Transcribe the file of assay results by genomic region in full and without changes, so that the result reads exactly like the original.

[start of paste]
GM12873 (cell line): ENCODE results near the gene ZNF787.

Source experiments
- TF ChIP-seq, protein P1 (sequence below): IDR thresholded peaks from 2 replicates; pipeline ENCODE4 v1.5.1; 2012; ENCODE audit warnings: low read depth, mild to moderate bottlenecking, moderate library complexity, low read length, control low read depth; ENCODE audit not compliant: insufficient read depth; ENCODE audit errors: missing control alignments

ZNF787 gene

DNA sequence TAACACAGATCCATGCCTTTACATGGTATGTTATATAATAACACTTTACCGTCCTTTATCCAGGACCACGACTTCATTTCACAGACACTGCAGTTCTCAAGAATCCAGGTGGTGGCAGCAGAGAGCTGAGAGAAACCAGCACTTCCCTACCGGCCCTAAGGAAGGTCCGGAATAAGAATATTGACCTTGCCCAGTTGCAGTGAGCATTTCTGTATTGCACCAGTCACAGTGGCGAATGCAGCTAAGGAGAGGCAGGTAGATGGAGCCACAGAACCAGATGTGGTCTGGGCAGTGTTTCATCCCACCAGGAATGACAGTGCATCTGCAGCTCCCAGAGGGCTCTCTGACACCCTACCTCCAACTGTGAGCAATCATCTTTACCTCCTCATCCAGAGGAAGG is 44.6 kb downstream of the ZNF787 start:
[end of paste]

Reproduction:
GM12873 (cell line): ENCODE results near the gene ZNF787.

Source experiments
- TF ChIP-seq, protein P1 (sequence below): IDR thresholded peaks from 2 replicates; pipeline ENCODE4 v1.5.1; 2012; ENCODE audit warnings: low read depth, mild to moderate bottlenecking, moderate library complexity, low read length, control low read depth; ENCODE audit not compliant: insufficient read depth; ENCODE audit errors: missing control alignments

ZNF787 gene

DNA sequence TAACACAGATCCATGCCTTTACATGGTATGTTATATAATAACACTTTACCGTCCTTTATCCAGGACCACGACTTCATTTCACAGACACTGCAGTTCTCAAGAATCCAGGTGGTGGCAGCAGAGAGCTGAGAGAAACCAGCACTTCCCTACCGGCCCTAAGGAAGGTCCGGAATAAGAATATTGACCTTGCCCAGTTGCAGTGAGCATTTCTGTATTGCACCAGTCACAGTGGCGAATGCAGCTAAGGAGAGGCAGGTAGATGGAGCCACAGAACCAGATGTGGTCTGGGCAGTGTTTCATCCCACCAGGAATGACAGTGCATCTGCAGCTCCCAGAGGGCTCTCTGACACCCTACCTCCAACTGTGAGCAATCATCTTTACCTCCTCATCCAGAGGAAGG is 44.6 kb downstream of the ZNF787 start: